An international team of astronomers using W. M. Keck Observatory have spectroscopic confirmation of the most distant astrophysical object known to date.
The researchers, led by Professor Linhua Jiang at the Kavli Institute for Astronomy and Astrophysics at Peking University, obtained near-infrared spectra with the Multi-Object Spectrograph for Infrared Exploration (MOSFIRE) on the Keck I telescope and successfully measured the distance of a very faint galaxy located 13.4 billion light-years away (redshift of z = 10.957).
Named GN-z11, the galaxy was generally believed to be at a redshift greater than 10, probably closer to 11, based on existing data from NASA’s Hubble Space Telescope. But its exact redshift remained unclear, until now.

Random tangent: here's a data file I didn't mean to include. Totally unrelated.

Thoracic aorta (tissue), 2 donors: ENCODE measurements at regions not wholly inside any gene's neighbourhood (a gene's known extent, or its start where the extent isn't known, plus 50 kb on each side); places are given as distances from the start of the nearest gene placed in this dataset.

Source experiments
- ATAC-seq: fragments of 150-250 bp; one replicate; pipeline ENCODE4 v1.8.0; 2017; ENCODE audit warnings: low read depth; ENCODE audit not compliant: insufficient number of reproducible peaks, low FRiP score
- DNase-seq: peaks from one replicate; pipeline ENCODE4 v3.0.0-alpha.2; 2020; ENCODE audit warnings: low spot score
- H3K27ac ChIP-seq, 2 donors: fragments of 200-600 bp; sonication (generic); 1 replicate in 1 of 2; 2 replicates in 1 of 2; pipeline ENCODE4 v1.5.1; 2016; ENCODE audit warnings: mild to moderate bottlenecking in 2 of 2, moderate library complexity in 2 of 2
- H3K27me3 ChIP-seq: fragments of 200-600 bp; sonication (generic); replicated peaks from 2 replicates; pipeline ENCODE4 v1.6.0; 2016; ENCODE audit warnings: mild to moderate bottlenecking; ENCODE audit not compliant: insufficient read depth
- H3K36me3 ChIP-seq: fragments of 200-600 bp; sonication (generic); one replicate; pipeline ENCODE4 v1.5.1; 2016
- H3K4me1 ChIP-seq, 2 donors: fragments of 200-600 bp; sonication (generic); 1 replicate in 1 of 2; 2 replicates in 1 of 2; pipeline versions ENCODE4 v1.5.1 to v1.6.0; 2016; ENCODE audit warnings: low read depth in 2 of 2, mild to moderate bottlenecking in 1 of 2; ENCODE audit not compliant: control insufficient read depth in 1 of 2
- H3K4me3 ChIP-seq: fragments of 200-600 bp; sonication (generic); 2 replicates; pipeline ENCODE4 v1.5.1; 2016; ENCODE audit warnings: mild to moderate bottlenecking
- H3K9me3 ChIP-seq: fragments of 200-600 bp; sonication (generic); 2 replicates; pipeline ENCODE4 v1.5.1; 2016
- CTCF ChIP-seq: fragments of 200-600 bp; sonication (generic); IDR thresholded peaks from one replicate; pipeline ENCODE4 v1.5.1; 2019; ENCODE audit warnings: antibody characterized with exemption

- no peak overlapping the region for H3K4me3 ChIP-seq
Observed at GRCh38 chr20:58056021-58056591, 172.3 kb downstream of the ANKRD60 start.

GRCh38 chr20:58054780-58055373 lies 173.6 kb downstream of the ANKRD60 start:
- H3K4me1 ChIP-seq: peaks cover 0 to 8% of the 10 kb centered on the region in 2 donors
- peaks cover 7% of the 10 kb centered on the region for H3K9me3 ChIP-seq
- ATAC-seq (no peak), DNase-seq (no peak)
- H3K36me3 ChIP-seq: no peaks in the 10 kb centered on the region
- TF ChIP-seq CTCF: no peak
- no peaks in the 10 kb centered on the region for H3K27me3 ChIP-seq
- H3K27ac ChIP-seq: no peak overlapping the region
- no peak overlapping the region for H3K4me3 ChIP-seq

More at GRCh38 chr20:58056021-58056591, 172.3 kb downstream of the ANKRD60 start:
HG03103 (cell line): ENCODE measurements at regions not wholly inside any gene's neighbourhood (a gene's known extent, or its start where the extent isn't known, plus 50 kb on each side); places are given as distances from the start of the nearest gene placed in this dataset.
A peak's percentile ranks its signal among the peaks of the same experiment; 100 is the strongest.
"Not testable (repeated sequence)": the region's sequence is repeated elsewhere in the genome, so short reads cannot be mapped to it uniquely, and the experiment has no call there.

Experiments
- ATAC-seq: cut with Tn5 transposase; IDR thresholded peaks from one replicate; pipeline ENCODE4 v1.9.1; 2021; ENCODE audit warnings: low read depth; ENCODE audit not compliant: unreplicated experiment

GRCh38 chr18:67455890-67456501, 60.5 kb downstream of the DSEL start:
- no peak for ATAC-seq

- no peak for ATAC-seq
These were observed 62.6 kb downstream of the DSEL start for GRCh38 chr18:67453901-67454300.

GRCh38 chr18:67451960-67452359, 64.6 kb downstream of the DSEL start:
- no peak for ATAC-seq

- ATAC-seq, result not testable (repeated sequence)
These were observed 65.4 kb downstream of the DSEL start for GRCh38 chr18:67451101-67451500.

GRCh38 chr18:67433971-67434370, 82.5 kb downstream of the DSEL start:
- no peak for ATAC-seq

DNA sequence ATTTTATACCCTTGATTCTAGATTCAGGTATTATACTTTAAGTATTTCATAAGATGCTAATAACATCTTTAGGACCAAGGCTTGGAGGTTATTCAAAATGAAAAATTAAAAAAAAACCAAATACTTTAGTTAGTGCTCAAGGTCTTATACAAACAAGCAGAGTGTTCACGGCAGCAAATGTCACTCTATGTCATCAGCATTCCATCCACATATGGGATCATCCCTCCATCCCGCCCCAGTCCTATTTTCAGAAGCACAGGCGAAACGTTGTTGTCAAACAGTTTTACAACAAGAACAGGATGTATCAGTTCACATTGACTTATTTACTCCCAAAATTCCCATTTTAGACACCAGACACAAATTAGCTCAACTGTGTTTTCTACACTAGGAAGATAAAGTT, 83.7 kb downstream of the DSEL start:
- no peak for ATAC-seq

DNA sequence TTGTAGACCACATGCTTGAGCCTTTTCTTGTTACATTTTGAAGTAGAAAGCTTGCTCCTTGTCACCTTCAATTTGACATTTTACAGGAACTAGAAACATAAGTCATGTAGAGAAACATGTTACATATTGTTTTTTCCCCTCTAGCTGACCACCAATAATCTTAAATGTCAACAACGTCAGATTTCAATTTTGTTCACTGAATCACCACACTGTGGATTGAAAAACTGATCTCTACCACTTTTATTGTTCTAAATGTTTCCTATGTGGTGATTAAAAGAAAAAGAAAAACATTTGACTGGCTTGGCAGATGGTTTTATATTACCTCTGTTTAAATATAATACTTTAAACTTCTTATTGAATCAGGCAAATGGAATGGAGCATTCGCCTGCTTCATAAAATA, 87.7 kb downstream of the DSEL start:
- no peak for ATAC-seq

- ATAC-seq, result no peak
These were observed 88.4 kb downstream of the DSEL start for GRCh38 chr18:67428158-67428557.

The results of the study, which are based on observations made under the time exchange program between Keck Observatory and Subaru Telescope on Maunakea, were published in the Dec. 14 issue of the journal Nature Astronomy.
During their observations at Keck Observatory, the team also serendipitously detected a bright burst coming from the galaxy. After performing a comprehensive analysis, the team ruled out the possibility that the flash was from any known sources such as man-made satellites or moving objects in the solar system and determined it may have been produced by a gamma-ray burst.
A paper regarding this possible bright ultraviolet flash from GN-z11 is also published in the Dec. 14 issue of Nature Astronomy.
Both studies are important to understanding the formation of stars and galaxies in the very early universe.